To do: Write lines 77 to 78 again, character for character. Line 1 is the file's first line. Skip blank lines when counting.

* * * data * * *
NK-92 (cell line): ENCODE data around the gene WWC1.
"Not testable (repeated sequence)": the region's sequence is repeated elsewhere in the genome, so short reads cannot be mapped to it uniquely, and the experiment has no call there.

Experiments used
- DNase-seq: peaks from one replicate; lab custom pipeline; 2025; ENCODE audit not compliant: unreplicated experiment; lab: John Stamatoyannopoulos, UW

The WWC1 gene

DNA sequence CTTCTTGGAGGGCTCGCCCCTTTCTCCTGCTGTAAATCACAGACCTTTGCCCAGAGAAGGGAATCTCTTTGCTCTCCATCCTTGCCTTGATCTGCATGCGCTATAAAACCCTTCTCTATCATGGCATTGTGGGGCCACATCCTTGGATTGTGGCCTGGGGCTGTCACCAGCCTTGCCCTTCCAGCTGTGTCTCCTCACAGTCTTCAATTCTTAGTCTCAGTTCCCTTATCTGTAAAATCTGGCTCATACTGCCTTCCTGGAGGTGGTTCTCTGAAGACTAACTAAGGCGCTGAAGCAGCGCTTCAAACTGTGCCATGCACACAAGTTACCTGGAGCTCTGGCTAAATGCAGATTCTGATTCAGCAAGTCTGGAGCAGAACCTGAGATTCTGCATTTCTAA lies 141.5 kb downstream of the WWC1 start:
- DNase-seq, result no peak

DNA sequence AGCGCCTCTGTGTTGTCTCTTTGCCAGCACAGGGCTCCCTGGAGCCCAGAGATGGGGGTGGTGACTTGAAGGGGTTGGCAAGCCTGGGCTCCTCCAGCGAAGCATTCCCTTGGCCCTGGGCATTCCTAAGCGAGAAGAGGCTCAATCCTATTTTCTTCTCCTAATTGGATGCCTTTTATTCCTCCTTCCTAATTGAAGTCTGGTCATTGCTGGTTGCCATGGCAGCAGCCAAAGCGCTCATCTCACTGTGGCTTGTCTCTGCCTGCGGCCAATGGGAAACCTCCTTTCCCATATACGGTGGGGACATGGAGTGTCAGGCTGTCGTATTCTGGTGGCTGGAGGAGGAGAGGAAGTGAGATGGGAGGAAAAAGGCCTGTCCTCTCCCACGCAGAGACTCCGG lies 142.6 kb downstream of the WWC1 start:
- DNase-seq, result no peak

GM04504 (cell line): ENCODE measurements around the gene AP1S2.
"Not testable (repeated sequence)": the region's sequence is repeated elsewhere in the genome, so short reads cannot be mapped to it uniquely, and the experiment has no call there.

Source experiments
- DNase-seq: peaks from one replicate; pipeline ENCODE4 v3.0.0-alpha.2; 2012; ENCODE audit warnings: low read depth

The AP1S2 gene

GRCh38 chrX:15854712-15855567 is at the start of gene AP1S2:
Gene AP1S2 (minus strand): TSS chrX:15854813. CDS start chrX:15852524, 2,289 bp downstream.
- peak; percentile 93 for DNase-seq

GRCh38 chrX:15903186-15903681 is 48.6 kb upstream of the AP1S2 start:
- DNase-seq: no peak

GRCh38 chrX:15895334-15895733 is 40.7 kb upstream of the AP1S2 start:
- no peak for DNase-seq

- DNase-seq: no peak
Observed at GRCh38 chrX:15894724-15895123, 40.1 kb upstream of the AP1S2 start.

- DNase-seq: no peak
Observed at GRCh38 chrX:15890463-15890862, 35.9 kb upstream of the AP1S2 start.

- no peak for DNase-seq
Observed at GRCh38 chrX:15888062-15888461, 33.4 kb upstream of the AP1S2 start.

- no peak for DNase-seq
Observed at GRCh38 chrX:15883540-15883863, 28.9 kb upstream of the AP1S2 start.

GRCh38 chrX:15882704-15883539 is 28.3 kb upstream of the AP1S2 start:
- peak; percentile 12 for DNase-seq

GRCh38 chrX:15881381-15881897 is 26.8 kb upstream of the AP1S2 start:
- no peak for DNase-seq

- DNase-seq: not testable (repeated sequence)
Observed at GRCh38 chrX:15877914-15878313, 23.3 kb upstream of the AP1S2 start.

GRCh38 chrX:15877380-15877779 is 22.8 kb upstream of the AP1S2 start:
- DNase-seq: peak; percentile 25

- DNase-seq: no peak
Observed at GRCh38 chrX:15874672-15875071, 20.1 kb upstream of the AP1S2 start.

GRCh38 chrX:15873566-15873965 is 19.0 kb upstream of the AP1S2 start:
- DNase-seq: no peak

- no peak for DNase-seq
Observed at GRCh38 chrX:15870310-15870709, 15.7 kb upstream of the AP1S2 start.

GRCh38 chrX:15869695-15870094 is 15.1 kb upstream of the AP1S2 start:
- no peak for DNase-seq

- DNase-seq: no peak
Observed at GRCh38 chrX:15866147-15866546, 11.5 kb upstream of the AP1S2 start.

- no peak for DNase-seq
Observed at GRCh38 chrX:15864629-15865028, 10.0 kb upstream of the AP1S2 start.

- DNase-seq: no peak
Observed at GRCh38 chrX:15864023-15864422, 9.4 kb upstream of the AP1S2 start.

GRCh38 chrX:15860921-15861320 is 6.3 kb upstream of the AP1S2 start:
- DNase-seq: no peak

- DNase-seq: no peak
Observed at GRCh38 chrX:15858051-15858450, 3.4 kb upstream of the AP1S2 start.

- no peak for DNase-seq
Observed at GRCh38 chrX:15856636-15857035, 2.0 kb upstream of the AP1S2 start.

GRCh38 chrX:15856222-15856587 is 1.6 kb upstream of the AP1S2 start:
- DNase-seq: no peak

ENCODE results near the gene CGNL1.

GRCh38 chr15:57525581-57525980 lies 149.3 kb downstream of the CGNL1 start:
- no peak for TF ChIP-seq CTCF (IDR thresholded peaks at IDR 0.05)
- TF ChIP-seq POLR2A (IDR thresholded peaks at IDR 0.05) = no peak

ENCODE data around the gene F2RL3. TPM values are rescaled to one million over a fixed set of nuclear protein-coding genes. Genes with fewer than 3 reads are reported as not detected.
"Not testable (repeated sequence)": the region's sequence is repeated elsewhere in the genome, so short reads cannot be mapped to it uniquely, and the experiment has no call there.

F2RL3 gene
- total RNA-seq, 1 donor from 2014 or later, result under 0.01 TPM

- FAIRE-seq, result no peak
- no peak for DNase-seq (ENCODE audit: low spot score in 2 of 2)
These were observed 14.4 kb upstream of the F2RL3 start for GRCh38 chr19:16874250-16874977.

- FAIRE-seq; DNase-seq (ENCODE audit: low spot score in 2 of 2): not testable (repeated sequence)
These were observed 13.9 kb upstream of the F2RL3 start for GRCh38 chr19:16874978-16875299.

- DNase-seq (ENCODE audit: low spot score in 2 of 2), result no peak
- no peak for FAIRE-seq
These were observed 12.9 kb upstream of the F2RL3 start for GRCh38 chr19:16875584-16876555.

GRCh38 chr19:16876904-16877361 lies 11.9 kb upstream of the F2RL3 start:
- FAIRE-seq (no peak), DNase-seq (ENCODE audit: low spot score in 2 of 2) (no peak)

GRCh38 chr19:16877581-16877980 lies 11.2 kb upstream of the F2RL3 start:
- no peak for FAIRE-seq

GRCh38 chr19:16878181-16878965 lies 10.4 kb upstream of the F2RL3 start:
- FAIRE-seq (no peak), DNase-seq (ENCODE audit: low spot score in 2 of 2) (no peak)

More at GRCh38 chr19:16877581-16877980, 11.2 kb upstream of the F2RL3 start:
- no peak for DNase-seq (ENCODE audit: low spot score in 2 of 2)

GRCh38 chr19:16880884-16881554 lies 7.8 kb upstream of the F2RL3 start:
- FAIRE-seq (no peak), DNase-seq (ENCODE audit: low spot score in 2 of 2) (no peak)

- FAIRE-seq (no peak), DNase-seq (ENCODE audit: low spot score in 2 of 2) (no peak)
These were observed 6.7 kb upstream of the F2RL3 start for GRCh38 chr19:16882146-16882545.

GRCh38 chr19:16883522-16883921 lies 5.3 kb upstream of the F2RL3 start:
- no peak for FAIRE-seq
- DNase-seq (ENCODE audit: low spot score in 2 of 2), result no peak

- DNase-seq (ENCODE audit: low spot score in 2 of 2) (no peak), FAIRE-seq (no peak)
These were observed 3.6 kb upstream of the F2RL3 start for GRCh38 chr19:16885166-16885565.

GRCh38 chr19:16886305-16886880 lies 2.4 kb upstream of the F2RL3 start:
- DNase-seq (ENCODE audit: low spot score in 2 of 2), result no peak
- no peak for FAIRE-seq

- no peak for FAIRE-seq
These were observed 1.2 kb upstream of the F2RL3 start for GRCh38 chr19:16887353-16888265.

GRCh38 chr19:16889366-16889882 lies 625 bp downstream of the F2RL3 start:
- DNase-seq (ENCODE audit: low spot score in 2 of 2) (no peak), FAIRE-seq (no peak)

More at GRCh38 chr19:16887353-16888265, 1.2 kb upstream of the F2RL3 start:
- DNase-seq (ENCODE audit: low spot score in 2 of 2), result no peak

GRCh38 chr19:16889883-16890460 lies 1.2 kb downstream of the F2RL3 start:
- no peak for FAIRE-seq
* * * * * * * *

- FAIRE-seq (no peak), DNase-seq (ENCODE audit: low spot score in 2 of 2) (no peak)

GRCh38 chr19:16877581-16877980 lies 11.2 kb upstream of the F2RL3 start: